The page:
It occured to me that it may be simpler to talk about the whole series at once than break it down into several posts, especially since it all basically follows one big story line rather than having plots that stand on their own.
I absolutely love the style of writing in this series. Yes, it can come off a little childish at times, but that’s the point. The story is told from the first person perspective of the protagonist, Juliette. In the beginning, she’s been locked up and in isolation for so long that she’s a little crazy. Okay, she comes off as a lot crazy. The patterns of her thoughts are all over the place and childish, but it makes total sense. But it’s first person perspective of a crazy person and it’s beautiful.
I appreciated that her social awkwardness and confusion don’t just magically disappear. She has a hard time figuring people out and it stays. It’s always annoying when people are suddenly good at things. I also liked all the little discoveries and the little twists and turns. It wasn’t that they were all wholly unexpected, but that they were well done anyway. Mafi never dwelt on the discoveries that you know had to happen to keep the story going, she just blasted through them and on to more interesting things.
I loved all the other characters too. I may have a weakness for a broken or tortured soul in my entertainment, so this was PERFECT. I love a story where all the characters have a range of emotions and weaknesses and strengths. I love it that all of these thinn gs were different for each of them. I especially appreciated the way that Juliette slowly learned little things about each person she met and that she didn’t always know how to read people and that she got it wrong at least as often as she got it right.
These books also made my little feminist heart flutter. She starts off crazy and isolated, a damsel in distress, but she doesn’t stay that way. She takes a logical journey, fraught with setbacks. While these parts of it were not surprising, I enjoyed getting there with her. I enjoyed the path she took and each setback. I even enjoyed the times when her actions were questionable, because we all do things that are questionable sometimes. Juliette is flawed, complicated, prone to making mistakes and questionable decisions, loves and loathes her power, and awful at accepting herself. That should be familiar to anyone. While I loved all these things about Juliette, it made the whole experience better that all the other characters had the same kinds of things going for them.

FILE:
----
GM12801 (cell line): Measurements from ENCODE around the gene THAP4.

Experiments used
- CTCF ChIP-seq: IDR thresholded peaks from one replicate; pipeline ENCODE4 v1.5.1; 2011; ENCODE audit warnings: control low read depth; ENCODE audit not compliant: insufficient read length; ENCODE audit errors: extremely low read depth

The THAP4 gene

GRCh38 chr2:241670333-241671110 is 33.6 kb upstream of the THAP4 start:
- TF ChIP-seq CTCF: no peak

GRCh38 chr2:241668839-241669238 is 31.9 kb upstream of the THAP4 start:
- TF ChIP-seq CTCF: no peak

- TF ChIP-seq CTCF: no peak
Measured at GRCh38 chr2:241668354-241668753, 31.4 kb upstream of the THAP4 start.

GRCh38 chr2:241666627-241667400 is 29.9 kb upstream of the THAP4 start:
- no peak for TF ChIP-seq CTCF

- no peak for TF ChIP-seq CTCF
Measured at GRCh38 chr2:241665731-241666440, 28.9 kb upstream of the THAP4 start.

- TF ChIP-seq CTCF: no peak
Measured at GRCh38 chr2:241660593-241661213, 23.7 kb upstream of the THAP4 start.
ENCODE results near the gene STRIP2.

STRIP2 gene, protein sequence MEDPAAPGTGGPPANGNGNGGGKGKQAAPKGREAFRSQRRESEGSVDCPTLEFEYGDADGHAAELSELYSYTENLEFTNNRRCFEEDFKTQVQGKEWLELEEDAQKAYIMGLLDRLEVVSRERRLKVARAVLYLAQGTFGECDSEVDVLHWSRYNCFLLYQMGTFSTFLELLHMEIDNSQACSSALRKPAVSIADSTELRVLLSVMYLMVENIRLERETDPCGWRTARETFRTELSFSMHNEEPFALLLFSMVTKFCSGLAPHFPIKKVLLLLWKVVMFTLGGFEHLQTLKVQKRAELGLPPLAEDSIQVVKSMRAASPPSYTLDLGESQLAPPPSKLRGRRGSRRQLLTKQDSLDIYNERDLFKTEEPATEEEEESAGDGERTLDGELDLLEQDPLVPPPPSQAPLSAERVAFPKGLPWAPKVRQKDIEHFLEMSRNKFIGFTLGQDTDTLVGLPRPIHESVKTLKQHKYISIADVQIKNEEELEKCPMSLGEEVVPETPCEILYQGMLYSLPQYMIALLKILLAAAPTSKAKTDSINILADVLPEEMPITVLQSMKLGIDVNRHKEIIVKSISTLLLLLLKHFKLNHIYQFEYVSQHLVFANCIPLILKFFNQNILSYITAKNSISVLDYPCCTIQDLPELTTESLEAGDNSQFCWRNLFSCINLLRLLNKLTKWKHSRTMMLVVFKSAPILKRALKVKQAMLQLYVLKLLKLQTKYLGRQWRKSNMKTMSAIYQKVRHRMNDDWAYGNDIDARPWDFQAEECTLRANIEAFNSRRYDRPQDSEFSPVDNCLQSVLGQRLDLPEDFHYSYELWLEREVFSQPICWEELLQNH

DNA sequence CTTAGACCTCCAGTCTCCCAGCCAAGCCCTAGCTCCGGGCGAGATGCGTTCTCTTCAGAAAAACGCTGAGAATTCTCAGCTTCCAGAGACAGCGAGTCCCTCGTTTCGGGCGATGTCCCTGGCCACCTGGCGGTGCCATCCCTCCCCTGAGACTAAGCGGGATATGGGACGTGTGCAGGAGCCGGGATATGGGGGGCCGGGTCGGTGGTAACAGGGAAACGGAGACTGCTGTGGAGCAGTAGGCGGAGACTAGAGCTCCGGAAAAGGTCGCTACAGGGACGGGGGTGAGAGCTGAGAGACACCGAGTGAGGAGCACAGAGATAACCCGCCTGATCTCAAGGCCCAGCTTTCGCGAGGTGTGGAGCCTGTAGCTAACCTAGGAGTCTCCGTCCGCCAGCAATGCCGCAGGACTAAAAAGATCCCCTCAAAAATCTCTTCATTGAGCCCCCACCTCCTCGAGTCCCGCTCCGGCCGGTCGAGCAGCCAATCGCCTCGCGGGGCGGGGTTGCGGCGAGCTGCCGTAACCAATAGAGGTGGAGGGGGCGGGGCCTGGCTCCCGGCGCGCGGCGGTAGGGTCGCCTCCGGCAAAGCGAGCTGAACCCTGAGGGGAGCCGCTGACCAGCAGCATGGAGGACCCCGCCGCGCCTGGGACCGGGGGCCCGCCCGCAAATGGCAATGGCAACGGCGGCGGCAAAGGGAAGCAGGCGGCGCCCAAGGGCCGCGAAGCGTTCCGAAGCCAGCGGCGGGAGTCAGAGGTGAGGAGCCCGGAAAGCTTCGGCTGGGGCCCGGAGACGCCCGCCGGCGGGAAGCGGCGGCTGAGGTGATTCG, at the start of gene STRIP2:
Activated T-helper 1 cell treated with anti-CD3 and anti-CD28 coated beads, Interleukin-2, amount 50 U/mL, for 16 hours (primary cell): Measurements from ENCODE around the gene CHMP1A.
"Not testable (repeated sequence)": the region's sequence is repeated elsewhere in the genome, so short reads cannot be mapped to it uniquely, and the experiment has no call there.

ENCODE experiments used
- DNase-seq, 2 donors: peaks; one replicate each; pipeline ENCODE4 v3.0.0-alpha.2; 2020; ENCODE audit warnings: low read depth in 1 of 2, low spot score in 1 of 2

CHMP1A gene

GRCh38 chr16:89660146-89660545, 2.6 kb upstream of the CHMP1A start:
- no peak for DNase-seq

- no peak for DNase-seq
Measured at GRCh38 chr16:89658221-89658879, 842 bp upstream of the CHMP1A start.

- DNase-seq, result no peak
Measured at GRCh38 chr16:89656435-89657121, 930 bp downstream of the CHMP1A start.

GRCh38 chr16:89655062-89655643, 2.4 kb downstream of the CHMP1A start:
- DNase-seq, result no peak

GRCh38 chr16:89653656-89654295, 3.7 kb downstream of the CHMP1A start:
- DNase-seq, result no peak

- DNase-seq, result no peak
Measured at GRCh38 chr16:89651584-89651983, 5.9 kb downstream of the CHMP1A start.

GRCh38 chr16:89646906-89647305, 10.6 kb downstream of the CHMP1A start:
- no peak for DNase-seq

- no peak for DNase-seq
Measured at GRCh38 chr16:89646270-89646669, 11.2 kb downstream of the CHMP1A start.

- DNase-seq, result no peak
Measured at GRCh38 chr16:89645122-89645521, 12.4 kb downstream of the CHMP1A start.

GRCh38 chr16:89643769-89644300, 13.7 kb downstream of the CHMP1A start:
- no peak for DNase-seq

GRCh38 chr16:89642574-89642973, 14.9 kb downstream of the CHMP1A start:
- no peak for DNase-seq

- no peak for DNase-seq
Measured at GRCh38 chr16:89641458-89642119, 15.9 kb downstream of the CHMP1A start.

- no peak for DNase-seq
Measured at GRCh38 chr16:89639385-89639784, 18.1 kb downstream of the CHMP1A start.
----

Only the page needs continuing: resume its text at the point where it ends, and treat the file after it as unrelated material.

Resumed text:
I have to admit too, that this was one of those rare occasions where I had a hard time picking a team. This is not usually a problem. In the world fandom teams, I have been Jacob, Damon, and Peeta and never looked back. But with this, I would start to like one more than the other and then we’d get a moment that would make me question it. In the end, I understand the decision. The reader knows its coming and I can’t imagine anyone not understanding.
I had thought it was interesting to see the way the world they grew up in affected their ability to handle the romantic situations too. None of them knew what they were doing or how to express things properly, which should be expected and was great to actually see. They (the guys and Juliette) aren’t always great about recognizing consent and they pay for it. The obsessive behaviors aren’t good either, and they pay for those too. It’s an emotional toll that they all pay for their inexperience with normal human interaction, around normal healthy relationships. It’s completely applicable to the book and done well.
Also, let me not miss talking about the non-love interests, especially given their role in managing the rest of the story. Kenji and James are magnificent, they are key to the way to the unhealthy elements of the romance are dealt with. They are also flawed, also holding it together as best they can. Each bring a lot to the story in their own way. Each get a good amount of time devoted to what they do bring.
I wasn’t going to read the boys’ books originally either and just leave it to the main three, but I’m glad I reconsidered. I’m also glad that I saved Destroy Me for last. I got to experience some revelations with Juliette that would have been spoiled. I’m just as glad that I didn’t do that with Fracture Me. Destroy Me was a great insight into the mind of Warner, but it was an even better insight into Juliette. We get to see how she is perceived for the first time and it not only changes how I thought about Warner’s initial behavior toward her, but it changes Juliette a little too. It’s an interesting addition. And his dreams and his thoughts about her and reading her notebook. He really is a wonderfully tortured character. I loved them all.
This series is beautifully put together. I loved every minute of it. The end came too soon.
Have you read the Shatter Me series? What did you think?